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Part of that comes from the fact that adding bug parts makes anything creepier. Look at the tail and stinger on this thing! The detail work in the sculpt is magnificent and when you couple that with the silver and black paint, the translucent plastic, and that brown sting, it’s just totally over the top.

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What also makes this Xeno all the more terrifying is that it’s elongated mantis arms and jumping legs means that if this thing wants you, you’re screwed. I imagine this guy is a quadruped, but he can also stand up on his haunches and use those extended arms to do some horrific damage. Standing up, we can also get a better look at his anatomy. The bulk of his body is comprised of that translucent plastic while the feet, forearms and undercarriage are fortified with silver Alien-style exoskeleton. The barbs on those claws are particularly fierce. This thing probably doesn’t even need to grab its pray, it can just embed them on those spiked mitts of his. And just when you think things weren’t bad enough… let’s check out that head sculpt…

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Sweet Jesus have mercy! He’s both breathtaking and hideous at the same time… even by Xenomorph standards. I have no words for how awesome this head is, but I’ll at least mention that I’m in love with that silver, barbed cranium. Also, check out those nasty teeth and black gums. And yes, if you were wondering, there is indeed a secondary mouth in there that extends out. And much to my delight, it’s cast in translucent plastic!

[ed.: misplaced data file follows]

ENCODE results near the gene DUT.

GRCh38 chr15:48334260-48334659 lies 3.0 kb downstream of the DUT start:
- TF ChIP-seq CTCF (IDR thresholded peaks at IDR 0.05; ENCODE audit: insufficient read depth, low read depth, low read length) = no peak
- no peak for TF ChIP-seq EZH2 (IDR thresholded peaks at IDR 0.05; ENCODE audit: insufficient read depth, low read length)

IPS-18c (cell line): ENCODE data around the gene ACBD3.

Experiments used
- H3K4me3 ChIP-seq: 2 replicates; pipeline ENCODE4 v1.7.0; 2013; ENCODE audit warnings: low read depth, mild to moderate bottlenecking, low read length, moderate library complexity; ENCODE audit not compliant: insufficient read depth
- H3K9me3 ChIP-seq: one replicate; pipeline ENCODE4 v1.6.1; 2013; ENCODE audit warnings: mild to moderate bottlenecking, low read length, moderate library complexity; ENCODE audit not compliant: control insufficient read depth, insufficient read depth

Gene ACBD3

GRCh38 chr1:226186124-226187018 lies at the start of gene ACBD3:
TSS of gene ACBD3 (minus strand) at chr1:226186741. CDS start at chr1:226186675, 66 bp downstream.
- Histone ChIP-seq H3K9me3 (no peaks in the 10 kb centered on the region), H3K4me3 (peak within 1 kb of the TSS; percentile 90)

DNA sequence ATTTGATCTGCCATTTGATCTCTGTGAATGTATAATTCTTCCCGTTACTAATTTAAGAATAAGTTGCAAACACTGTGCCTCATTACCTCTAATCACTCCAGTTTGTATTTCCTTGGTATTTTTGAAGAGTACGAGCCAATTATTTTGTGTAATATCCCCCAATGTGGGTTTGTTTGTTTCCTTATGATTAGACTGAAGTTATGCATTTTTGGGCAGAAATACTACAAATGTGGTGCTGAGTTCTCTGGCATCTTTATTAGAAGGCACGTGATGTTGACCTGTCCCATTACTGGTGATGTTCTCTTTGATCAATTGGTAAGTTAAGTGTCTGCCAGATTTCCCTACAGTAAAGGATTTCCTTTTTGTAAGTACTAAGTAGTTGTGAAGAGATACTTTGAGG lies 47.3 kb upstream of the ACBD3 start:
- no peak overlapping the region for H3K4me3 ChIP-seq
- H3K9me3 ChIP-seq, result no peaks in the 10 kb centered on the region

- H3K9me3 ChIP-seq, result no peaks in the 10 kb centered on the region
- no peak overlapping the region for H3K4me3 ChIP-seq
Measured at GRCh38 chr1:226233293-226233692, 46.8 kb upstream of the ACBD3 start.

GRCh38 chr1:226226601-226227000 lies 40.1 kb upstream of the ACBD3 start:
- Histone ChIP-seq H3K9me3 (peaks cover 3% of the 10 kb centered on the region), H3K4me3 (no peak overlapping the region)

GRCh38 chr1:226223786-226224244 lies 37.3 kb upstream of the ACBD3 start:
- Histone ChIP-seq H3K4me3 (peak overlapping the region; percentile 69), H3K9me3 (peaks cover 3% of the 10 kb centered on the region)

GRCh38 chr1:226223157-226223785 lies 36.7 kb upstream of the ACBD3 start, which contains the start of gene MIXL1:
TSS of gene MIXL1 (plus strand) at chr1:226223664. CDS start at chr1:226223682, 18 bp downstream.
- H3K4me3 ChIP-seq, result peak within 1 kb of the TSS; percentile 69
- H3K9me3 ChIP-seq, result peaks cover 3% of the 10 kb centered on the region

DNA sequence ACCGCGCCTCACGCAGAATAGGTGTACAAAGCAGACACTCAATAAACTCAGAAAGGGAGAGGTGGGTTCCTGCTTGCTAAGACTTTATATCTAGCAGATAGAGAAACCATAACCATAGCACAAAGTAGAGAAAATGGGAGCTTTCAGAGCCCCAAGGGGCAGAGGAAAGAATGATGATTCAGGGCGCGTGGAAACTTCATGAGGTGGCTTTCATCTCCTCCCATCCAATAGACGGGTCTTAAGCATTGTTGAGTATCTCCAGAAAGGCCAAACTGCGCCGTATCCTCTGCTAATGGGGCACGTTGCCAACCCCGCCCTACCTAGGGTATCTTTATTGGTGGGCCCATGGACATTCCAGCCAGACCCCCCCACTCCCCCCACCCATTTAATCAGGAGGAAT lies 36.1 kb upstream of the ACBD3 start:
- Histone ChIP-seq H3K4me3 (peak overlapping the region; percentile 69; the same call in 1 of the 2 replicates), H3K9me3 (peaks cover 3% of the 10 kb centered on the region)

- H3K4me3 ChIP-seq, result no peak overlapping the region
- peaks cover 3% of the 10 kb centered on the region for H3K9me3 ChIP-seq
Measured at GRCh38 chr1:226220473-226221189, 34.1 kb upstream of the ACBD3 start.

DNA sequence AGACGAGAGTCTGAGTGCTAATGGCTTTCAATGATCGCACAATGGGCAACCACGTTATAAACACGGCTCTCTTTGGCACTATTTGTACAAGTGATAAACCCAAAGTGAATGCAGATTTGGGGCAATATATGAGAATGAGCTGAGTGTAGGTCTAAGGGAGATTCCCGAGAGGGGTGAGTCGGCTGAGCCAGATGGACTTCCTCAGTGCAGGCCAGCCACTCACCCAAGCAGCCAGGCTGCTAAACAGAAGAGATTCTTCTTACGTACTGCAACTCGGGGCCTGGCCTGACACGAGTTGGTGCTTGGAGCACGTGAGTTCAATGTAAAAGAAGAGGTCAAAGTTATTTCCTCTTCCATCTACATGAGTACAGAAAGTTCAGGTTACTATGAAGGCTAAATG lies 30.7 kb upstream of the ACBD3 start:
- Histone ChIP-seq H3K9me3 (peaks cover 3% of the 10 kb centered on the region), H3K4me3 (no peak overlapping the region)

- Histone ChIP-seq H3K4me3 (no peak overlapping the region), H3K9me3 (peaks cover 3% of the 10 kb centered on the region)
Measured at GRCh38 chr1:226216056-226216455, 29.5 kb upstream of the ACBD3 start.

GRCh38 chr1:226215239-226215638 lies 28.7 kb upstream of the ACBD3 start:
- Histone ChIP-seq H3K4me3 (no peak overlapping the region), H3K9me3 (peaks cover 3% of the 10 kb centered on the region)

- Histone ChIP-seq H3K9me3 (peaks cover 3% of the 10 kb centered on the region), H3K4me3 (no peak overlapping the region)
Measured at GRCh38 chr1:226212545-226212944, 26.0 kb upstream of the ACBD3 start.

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I don’t even know where to begin when talking articulation. This thing is loaded with points. The arms have rotating hinges in the shoulders, double rotating hinges in that first elbow, another rotating hinge at the next joint, another one at the wrist, and finally one more at the pincer. The legs have rotating hinges at the hips, double hinges at the first knee, rotating hinges at the next joint down, and finally another at the ankles. There’s a ball joint in the torso, another in the neck, the jaw is hinged, and the secondary mouth can be pulled out. I’d also like to point out that not once did I have to use a figure stand to get this fella to do what I wanted. He has a remarkable balance for such lanky design and his joints can hold his weight surprisingly well.

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As already mentioned, you get a couple of cool extras in the package. The first is a cool mini-comic that showcases the Mantis Alien battling some marines. The second is a little Chest Burster with a bendy tail and OMG, LOOK AT HIS ADORABLE LITTLE ARMS!!! He looks like he’s begging for a treat!

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Back when NECA revealed the first Kenner-style Aliens, I was almost tempted to take a pass. I have absolutely no nostalgia for the Kenner line. But knowing that it was NECA and seeing as how I already collect their Aliens line, I took the plunge and I’m so thankful that I did. The Mantis Alien is impressive in every imaginable way and he’s easily one of the most amazing looking figures that I’ve opened in recent memory. I’m seriously considering picking up a couple more of these simply because it’s not every day you can get a figure this awesome for about $22. And you know what else is awesome? He came with a friend. And hopefully next week I’ll be able to make the time to open up the Kenner-style Gorilla Alien!

Aliens: Space Marine Lt. Ripley (Kenner Version) by NECA